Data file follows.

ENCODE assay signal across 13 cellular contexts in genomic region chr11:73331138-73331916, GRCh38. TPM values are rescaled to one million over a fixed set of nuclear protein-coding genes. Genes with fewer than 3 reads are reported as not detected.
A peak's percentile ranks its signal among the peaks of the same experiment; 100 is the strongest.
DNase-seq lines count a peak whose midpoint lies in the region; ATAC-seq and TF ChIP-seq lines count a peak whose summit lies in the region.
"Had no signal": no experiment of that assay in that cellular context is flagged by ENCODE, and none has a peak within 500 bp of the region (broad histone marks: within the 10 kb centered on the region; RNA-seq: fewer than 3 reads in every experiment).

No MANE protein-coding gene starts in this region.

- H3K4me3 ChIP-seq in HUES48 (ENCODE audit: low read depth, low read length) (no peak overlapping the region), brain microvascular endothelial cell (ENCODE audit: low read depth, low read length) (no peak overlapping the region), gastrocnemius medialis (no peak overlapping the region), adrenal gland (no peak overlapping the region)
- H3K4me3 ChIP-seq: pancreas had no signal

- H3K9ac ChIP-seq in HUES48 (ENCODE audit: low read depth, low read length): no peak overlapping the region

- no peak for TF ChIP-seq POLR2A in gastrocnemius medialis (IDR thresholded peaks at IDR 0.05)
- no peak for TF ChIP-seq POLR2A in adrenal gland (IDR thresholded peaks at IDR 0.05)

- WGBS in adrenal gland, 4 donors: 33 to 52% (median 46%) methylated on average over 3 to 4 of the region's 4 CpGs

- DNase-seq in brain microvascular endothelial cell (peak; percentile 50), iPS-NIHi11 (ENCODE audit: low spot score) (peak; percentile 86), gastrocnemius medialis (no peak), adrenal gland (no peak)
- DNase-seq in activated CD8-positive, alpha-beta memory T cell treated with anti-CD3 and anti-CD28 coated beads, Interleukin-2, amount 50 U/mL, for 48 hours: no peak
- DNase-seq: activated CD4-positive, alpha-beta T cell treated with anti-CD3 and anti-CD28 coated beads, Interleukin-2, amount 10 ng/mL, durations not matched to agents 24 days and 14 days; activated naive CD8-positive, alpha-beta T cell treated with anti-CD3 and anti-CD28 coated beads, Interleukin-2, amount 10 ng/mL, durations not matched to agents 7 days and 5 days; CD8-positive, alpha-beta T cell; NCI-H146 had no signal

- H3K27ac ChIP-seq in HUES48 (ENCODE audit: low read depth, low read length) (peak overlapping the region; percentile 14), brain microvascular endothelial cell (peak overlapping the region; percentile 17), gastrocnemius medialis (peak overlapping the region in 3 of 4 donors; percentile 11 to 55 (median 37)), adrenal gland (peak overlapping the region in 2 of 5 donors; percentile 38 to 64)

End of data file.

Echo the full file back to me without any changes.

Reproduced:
ENCODE assay signal across 13 cellular contexts in genomic region chr11:73331138-73331916, GRCh38. TPM values are rescaled to one million over a fixed set of nuclear protein-coding genes. Genes with fewer than 3 reads are reported as not detected.
A peak's percentile ranks its signal among the peaks of the same experiment; 100 is the strongest.
DNase-seq lines count a peak whose midpoint lies in the region; ATAC-seq and TF ChIP-seq lines count a peak whose summit lies in the region.
"Had no signal": no experiment of that assay in that cellular context is flagged by ENCODE, and none has a peak within 500 bp of the region (broad histone marks: within the 10 kb centered on the region; RNA-seq: fewer than 3 reads in every experiment).

No MANE protein-coding gene starts in this region.

- H3K4me3 ChIP-seq in HUES48 (ENCODE audit: low read depth, low read length) (no peak overlapping the region), brain microvascular endothelial cell (ENCODE audit: low read depth, low read length) (no peak overlapping the region), gastrocnemius medialis (no peak overlapping the region), adrenal gland (no peak overlapping the region)
- H3K4me3 ChIP-seq: pancreas had no signal

- H3K9ac ChIP-seq in HUES48 (ENCODE audit: low read depth, low read length): no peak overlapping the region

- no peak for TF ChIP-seq POLR2A in gastrocnemius medialis (IDR thresholded peaks at IDR 0.05)
- no peak for TF ChIP-seq POLR2A in adrenal gland (IDR thresholded peaks at IDR 0.05)

- WGBS in adrenal gland, 4 donors: 33 to 52% (median 46%) methylated on average over 3 to 4 of the region's 4 CpGs

- DNase-seq in brain microvascular endothelial cell (peak; percentile 50), iPS-NIHi11 (ENCODE audit: low spot score) (peak; percentile 86), gastrocnemius medialis (no peak), adrenal gland (no peak)
- DNase-seq in activated CD8-positive, alpha-beta memory T cell treated with anti-CD3 and anti-CD28 coated beads, Interleukin-2, amount 50 U/mL, for 48 hours: no peak
- DNase-seq: activated CD4-positive, alpha-beta T cell treated with anti-CD3 and anti-CD28 coated beads, Interleukin-2, amount 10 ng/mL, durations not matched to agents 24 days and 14 days; activated naive CD8-positive, alpha-beta T cell treated with anti-CD3 and anti-CD28 coated beads, Interleukin-2, amount 10 ng/mL, durations not matched to agents 7 days and 5 days; CD8-positive, alpha-beta T cell; NCI-H146 had no signal

- H3K27ac ChIP-seq in HUES48 (ENCODE audit: low read depth, low read length) (peak overlapping the region; percentile 14), brain microvascular endothelial cell (peak overlapping the region; percentile 17), gastrocnemius medialis (peak overlapping the region in 3 of 4 donors; percentile 11 to 55 (median 37)), adrenal gland (peak overlapping the region in 2 of 5 donors; percentile 38 to 64)